Being one of 7 wazungu here is not easy. All of us left family, friends and loved ones to come here. This is not our culture, our language or the food we’re used to. We wake up to the sounds of different birds, different shades of light and having to boil water to have a warm bath. We go to sleep to the screams of the bush babies (small arboreal, nocturnal primates), buzzing, malaria-ridden mosquitos and “things” rustling in the bushes outside our bedroom windows. We’re not in Kansas anymore.
It is difficult being on the flip side, being the minority both in skin color and culture. It’s quite humbling, to say the least. We are constantly reminded of our color by the calls of the village kids as we walk past. “Mzungu! Mzungu!” It’s the equivalent of seeing a black person or Asian person and calling out “Hey! Black guy!” or “Hey! Asian lady!” The village kids don’t mean any harm. They just want to wave and say “hi” or “bye, bye” – the only English words they know. They might even take your hand and walk a ways with you. If you’re carrying a camera they always want to “takea pickcha.” Still, once you’re on your way you again hear, “Mzungu! Mzungu!”
The adults are harder to take. You get stared at every step you take, every place you go, every day you’re here. Mind you, staring isn’t considered impolite here, so they aren’t being rude, but it gets real old, real fast. I mean, really! Do I look that much different today than when I walked past you yesterday? What especially bothers me is walking past a group of people (usually men sitting around doing nothing), having all conversation stop, then hearing the word mzungu in their conversation once you’ve passed, but are not out of earshot. That’s the worst, and it happens every day on my walk to work. The women are always busy carrying heavy buckets of water or other cargo on their heads and have babies strapped to their backs. But they, too, will stare.
Going to the market, getting a pikipiki (motorcycle taxi), regular taxi or even just a beer involves what Liz refers to as a skin tax. There’s always an attempt, often successfully, to charge us more because we’re white. A common tactic is to tell us they have no change. I’ve started either carrying exact change or following the guy around until he finds some buddy of his who has some. No one ever does until they realize the crazy mzungu lady isn’t going to go away until she gets her change. Miss that minivan to town that has 18 people and a chicken? Hamna shida, no problem! There’ll be another along in bit with 20 people and 2 chickens? I can take that one. Again, this is usually the men. The women don’t do this very often. My Kiswahili is good enough (i.e., I know my numbers and a few key words) to be able to argue about a jacked up price and win. Self defense.
But, I’m not one to just let things remain status quo if I don’t like it and can do something about it. I’ve started saying habari, salama or shikamoo to the people I see. Culturally, greetings are extremely important. The Tanzanians are a friendly people and I always get a reply and a smile back. The pikipiki drivers are beginning to recognize me from seeing me on my long walks into the bush (I can be gone for hours). Several are starting to wave and call out “habari yako, how are you?” “Nzuri sana! Asante! Everything’s great, thanks!”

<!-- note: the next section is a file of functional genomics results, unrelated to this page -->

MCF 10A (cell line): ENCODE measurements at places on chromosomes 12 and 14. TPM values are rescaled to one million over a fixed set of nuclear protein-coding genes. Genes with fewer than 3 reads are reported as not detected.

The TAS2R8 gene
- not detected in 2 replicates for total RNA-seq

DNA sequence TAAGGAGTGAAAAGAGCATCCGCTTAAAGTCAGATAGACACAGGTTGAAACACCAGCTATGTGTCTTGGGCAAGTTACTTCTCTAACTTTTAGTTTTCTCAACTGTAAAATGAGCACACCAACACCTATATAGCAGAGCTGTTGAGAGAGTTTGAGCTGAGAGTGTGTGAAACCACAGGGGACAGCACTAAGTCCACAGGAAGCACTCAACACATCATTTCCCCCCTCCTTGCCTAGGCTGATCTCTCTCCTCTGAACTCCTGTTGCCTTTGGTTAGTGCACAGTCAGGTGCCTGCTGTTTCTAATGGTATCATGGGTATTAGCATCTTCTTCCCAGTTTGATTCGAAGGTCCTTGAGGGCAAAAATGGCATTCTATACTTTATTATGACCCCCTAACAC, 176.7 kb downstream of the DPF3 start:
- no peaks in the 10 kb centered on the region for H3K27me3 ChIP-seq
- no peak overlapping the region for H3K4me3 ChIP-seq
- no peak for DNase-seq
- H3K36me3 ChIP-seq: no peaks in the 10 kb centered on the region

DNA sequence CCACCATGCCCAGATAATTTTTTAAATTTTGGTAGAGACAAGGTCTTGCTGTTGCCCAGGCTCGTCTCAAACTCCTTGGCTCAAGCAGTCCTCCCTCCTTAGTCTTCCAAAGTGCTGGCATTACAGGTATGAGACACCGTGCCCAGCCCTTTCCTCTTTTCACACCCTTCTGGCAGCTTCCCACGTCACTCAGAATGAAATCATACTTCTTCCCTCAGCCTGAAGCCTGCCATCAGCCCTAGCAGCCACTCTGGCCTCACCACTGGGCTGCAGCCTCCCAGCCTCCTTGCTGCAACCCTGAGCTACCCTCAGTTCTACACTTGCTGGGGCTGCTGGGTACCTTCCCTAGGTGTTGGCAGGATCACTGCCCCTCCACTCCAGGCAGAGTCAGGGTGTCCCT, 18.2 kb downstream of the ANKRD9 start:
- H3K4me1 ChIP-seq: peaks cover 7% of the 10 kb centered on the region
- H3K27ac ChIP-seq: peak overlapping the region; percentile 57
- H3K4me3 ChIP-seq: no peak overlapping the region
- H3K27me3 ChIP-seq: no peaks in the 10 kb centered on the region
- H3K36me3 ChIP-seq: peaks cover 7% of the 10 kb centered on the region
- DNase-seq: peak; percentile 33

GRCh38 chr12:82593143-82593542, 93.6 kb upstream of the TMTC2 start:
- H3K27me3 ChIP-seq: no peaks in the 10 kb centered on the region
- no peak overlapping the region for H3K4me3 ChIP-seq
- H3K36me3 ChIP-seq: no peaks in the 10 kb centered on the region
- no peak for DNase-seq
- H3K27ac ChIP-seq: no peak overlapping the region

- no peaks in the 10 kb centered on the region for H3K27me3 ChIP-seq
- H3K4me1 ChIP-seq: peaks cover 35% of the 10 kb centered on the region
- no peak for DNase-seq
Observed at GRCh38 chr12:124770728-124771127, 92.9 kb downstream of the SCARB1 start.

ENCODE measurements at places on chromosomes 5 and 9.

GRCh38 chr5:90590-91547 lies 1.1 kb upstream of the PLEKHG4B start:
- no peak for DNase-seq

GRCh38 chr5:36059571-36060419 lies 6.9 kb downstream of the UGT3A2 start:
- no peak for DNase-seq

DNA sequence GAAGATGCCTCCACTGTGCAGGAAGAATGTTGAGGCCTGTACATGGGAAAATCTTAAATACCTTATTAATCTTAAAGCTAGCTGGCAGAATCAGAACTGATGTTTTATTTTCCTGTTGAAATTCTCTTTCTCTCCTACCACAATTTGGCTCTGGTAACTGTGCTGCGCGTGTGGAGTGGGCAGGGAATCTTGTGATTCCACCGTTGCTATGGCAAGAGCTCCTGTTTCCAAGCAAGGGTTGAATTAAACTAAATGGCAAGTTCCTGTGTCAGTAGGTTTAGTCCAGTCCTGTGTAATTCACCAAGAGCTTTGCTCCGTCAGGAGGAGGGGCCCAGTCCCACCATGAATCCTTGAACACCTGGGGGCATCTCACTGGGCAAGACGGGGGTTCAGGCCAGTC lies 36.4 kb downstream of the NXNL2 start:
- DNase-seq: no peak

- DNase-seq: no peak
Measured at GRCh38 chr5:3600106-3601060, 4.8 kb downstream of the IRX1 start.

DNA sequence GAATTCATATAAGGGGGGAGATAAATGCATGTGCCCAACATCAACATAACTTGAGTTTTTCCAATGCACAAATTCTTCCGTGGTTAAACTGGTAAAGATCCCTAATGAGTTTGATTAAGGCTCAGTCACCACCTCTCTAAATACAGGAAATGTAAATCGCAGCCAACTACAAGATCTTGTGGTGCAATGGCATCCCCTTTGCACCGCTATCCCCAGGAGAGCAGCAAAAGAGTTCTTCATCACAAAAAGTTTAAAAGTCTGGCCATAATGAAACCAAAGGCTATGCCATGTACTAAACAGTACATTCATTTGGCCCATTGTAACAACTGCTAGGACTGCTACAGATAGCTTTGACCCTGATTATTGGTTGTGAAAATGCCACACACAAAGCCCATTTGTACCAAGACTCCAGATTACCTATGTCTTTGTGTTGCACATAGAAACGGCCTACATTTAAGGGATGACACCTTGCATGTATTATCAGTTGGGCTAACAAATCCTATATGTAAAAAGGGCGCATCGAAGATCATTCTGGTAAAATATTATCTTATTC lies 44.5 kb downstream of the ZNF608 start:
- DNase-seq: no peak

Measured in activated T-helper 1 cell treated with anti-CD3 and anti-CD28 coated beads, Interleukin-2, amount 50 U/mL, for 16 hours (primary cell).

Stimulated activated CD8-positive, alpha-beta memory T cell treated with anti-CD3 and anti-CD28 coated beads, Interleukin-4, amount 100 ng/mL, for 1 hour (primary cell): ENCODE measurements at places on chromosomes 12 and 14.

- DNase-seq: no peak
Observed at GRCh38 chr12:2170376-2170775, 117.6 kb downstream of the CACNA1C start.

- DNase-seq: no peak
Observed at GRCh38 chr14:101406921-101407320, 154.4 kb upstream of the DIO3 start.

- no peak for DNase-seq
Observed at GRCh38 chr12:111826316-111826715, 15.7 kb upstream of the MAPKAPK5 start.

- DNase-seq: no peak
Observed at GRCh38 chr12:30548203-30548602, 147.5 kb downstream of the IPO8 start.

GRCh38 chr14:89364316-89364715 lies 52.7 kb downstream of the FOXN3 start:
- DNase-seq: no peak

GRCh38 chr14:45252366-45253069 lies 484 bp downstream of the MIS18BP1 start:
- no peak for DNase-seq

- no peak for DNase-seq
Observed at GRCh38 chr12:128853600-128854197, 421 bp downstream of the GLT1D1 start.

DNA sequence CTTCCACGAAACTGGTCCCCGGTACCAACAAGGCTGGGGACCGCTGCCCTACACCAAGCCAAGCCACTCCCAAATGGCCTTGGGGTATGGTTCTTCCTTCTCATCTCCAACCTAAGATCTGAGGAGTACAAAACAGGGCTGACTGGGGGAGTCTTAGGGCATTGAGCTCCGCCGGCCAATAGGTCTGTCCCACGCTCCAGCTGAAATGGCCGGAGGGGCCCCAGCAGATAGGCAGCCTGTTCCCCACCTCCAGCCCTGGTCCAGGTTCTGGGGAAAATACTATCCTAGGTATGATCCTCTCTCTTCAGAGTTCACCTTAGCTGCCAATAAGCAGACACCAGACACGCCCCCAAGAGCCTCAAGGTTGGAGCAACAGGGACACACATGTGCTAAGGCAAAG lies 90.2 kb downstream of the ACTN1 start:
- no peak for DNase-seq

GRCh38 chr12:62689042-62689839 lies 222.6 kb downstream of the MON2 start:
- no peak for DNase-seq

This is true of all age groups from Berega and any of the surrounding villages. I’ve even had a chat with a couple of those scary Maasai warriors. They are actually very friendly and like to laugh. Okay, maybe it’s at me, but it’s also with me so…I’m good.
I might be mzungu, but I’m finding that in addition to our students, a few “regulars” are starting to call me mwalimu, or “teacha”, instead of mzungu. Though I’ll obviously never fully be a member of Berega, I am beginning to be accepted as a part of it. They know we are here to help their kids. Our student’s parents see a difference between what our students learn and what the government school students learn. They want us here. Yet, every new wave of American teachers is an oddity and there’s going to be an awkward adjustment period.
The cultural stuff isn’t so bad (except the staring, I’ll never get used to the staring). There are a few things to get used to. For example, the minivan taxis driving at break neck speeds on the left while you’re sitting with some stranger on your lap and a chicken next to you in a minivan designed to hold 9 but you counted 20. And, are they trying to add another person with a chicken? What’s with the chickens, anyway? Yes, it is possible to stand in a minivan.
It’s a bit disconcerting when a 10-year-old boy asks for a rubber. When you ask why, he tells you he made a mistake. I resisted the temptation to tell him he was a little late just long enough to realize he meant he needed an eraser (whew!). However, I think I’ll pass up the offer to eat rat or a piece of that goat that’s been hanging outside the cafe since forever. Mango season is approaching and I can’t wait to eat my fill on one of my walks. Right now I’m enjoying the bounty offered by the ukwaju (tamarind) trees. Tomorrow I’ll make a sweet drink from mapera, the seed pods of a baobab tree. I actually kind of like wearing skirts all the time. It’s winter, but it’s still hotter than Bay Area summers so skirts are quite nice. Besides, I can wear all the bright colors I want here. The brighter, the better – I love it! Year-round sandals or bare feet, life at a leisurely pace, great students, time to relax, and long evening or morning walks into the bush.
This mwalimu mzungu is adjusting and loving every minute. Well, almost. I still wish I had my own “hut.”